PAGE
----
Eye on Education

Dr. Martin Luther King Jr. Day of Service an Up-close and Personal Experience for Salus Optometry Students

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Darnel James ‘23OD is the historian for the University’s National Optometric Student Association (NOSA), and as such, historical perspective is important to him. So when he had the chance to participate in the Dr. Martin Luther King Jr. Day of Service Jan. 20 with seven other NOSA students, it made a significant impact on him.

“It meant a lot of things for me,” said James, who shares a fraternity affiliation with Dr. King as both are members of Alpha Phi Alpha Fraternity, Inc. “I’m from North Carolina and Dr. King is a big deal there. This is not the first time I’ve been a part of MLK Service Day. I love volunteering, so seeing the tradition still lives on meant even more to me.”

James was part of a contingent of Salus students who volunteered their time to conduct vision screenings at Girard College in Philadelphia. Fellow students who participated were Sarah Bilal ’23OD; Brandon Garces ‘23OD; Simone Wallace ‘23OD; Sean Lewis ‘23OD; Kierra Washington ‘21OD; Ashley Wright ‘21OD; and Jeredine Kallon ‘22OD; along with faculty advisor Dr. Ruth Shoge, assistant professor in the University’s Pennsylvania College of Optometry (PCO).

“It’s always important for our students to truly understand the need to serve the community in which they work, and what better way to do it than on MLK Day of Service,” said Dr. Shoge. “Part of the National Optometric Association (NOA) and NOSA’s mission is to serve those who are underrepresented and disadvantaged, so serving in this capacity helps fulfill the organizational mission. Additionally, PCO and Salus have a legacy of participating on this day, and that is an extension of that legacy.”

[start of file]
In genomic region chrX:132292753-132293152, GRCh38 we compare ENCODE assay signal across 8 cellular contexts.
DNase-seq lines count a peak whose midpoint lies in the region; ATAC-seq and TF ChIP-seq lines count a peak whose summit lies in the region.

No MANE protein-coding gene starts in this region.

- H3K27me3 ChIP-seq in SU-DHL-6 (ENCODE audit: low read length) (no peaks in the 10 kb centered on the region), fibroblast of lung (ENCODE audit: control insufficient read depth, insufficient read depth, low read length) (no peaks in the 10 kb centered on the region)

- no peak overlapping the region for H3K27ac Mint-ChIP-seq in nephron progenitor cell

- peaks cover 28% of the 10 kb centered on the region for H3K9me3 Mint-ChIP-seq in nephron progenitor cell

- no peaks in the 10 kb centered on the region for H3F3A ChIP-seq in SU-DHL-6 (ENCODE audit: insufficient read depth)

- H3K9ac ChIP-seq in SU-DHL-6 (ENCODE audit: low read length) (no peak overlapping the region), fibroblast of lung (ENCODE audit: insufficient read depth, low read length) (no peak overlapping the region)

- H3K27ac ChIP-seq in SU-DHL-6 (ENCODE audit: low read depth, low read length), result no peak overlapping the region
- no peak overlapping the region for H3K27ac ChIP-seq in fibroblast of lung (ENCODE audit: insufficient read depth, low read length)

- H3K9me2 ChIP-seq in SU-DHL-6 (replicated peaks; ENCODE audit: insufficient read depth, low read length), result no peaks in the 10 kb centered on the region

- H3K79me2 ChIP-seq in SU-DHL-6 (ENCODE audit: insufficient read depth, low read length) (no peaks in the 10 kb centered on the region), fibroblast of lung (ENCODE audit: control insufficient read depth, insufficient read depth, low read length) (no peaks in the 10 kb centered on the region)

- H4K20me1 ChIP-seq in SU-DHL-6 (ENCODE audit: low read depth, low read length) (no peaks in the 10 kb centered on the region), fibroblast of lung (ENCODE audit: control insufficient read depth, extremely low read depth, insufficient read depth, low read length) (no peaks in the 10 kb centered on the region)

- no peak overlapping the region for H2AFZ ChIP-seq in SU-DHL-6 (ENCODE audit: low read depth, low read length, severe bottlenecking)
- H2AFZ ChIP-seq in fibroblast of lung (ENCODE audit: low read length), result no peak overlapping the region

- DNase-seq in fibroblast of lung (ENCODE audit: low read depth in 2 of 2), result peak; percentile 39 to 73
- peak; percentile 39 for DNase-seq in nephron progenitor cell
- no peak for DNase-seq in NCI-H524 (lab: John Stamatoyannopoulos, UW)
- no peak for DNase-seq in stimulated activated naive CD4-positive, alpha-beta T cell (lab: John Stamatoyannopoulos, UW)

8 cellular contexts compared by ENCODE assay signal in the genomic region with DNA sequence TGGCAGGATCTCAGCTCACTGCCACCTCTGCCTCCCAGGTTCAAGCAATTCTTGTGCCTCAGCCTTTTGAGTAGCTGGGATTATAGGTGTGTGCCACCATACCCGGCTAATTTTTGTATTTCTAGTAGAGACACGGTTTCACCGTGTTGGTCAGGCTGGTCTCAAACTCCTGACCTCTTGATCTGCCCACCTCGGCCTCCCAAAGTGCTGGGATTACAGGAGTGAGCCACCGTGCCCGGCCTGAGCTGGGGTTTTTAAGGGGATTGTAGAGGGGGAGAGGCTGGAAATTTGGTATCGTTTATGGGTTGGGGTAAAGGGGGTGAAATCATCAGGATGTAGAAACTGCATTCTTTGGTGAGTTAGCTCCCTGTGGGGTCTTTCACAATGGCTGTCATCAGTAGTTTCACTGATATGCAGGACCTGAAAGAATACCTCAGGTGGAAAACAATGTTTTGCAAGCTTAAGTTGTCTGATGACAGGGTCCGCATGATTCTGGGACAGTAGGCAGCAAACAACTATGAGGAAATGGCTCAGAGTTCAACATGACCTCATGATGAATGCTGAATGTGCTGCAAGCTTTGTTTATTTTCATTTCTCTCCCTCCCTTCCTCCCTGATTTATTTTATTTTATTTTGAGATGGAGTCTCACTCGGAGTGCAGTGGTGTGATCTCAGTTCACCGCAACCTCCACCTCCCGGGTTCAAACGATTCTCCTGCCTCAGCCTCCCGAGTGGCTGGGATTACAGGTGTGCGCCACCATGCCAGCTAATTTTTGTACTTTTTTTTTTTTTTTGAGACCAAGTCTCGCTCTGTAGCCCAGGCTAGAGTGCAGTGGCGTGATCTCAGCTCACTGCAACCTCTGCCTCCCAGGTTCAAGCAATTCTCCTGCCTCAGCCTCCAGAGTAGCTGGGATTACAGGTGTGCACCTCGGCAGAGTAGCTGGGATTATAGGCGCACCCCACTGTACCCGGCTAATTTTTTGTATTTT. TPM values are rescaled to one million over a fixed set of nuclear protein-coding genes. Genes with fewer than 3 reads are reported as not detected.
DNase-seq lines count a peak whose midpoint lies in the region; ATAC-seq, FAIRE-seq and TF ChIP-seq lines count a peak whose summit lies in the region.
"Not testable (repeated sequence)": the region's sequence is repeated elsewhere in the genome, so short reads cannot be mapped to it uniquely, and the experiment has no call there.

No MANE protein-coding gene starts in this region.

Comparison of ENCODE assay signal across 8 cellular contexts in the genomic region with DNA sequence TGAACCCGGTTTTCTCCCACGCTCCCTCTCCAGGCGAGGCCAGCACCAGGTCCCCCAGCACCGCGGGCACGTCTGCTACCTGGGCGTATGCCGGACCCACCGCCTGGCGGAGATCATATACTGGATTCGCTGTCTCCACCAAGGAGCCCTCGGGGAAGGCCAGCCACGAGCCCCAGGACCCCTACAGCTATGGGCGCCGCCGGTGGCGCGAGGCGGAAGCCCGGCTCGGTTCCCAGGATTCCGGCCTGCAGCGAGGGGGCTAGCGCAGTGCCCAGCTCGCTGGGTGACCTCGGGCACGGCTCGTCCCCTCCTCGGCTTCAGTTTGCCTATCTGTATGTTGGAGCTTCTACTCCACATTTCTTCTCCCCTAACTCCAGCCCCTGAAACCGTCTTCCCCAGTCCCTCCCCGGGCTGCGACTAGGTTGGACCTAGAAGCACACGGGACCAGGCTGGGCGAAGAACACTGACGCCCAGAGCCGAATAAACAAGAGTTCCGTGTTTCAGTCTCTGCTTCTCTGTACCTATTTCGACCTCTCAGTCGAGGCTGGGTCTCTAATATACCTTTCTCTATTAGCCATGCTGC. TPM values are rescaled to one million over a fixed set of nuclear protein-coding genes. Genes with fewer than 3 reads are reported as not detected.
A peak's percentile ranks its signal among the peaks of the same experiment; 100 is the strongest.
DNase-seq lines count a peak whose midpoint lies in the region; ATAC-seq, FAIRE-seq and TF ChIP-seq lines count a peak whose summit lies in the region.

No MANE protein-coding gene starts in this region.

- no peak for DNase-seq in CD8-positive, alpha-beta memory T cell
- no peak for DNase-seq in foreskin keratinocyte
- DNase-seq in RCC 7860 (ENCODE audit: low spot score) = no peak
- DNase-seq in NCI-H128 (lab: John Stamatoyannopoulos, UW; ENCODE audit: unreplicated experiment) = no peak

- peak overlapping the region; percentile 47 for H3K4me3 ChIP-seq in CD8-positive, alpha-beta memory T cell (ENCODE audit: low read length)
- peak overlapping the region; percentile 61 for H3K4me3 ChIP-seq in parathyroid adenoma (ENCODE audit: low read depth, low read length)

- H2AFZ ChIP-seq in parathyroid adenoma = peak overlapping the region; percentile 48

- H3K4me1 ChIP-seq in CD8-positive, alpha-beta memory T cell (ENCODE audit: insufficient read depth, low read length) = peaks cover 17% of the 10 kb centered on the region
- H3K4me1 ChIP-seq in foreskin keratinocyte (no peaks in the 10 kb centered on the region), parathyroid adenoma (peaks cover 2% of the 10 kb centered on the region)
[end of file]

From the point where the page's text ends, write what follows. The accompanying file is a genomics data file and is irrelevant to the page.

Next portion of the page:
The experience was a little different for Wallace, who is Canadian and doesn’t celebrate Dr. Martin Luther King Jr. Day in her country.

“It was a new experience for me because we really don’t have opportunities like that,” she said.  “But it’s nice to know there’s an event which involves giving awareness to a day of service.”

Students checked patients’ visual acuity, eye muscle issues, color vision, and used a direct ophthalmoscope to see the back of the eye during the screenings. Dr. Shoge then determined if patients needed follow-up visits with an optometrist and referred them to The Eye Institute, which is located just north of where the event was held.

“This service helps our students continue to develop their clinical skills as well as the interpersonal skills needed to interact with, and gain the trust of, the community they serve,” said Dr. Shoge.

Dr. Shoge, who has been participating in MLK Day of Service for years, reflected on her own experiences.

“I’m glad that NOSA has kept up the time-honored tradition of serving in this manner,” she said. “What I observe in my students every year is the reward they get for making themselves available and in seeing those who may not have otherwise received these services get the timely assistance they need.”


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